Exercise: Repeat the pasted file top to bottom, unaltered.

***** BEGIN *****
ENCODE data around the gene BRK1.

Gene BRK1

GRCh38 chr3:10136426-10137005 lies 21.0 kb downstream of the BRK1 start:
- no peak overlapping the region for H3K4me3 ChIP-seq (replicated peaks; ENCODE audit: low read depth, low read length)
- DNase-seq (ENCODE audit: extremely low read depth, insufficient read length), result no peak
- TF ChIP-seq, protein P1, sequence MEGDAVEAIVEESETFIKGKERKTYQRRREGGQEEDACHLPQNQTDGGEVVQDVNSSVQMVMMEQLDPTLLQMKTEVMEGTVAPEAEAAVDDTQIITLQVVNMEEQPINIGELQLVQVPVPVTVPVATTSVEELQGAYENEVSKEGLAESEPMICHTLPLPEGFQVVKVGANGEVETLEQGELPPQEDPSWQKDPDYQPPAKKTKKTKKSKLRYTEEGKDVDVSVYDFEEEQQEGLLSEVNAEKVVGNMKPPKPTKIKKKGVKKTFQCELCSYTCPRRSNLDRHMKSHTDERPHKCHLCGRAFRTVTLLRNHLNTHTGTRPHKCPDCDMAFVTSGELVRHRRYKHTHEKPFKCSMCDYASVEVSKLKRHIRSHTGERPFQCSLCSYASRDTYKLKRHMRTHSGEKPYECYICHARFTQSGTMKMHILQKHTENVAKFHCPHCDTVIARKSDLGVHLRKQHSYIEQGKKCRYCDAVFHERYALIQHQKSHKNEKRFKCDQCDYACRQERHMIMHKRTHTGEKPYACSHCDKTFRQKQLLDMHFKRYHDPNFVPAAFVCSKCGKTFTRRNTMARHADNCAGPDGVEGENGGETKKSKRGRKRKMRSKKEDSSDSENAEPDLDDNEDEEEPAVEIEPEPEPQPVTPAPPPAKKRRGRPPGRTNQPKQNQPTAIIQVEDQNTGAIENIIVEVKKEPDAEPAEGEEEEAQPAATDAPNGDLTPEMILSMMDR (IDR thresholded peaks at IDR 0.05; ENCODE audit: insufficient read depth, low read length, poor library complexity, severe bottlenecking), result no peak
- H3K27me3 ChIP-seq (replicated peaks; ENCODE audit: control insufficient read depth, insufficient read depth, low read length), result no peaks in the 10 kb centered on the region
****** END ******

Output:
ENCODE data around the gene BRK1.

Gene BRK1

GRCh38 chr3:10136426-10137005 lies 21.0 kb downstream of the BRK1 start:
- no peak overlapping the region for H3K4me3 ChIP-seq (replicated peaks; ENCODE audit: low read depth, low read length)
- DNase-seq (ENCODE audit: extremely low read depth, insufficient read length), result no peak
- TF ChIP-seq, protein P1, sequence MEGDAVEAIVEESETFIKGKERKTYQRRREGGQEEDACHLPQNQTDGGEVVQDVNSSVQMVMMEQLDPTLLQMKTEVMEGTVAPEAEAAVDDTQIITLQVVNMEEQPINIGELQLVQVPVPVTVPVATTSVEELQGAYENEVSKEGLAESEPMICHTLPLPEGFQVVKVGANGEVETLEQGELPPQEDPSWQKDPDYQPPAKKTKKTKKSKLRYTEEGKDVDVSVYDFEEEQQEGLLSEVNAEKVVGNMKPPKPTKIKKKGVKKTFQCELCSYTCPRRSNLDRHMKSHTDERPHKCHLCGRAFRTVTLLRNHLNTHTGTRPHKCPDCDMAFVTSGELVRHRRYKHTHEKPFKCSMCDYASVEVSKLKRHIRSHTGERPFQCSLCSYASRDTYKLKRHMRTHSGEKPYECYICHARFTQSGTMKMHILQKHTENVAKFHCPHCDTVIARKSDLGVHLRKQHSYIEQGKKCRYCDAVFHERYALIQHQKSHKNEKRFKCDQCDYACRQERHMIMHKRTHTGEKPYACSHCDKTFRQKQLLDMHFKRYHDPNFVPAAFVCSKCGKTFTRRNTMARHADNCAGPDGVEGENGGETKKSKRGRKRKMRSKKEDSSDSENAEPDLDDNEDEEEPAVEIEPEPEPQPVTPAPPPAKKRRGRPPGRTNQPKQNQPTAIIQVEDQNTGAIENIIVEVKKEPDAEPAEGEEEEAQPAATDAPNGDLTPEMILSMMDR (IDR thresholded peaks at IDR 0.05; ENCODE audit: insufficient read depth, low read length, poor library complexity, severe bottlenecking), result no peak
- H3K27me3 ChIP-seq (replicated peaks; ENCODE audit: control insufficient read depth, insufficient read depth, low read length), result no peaks in the 10 kb centered on the region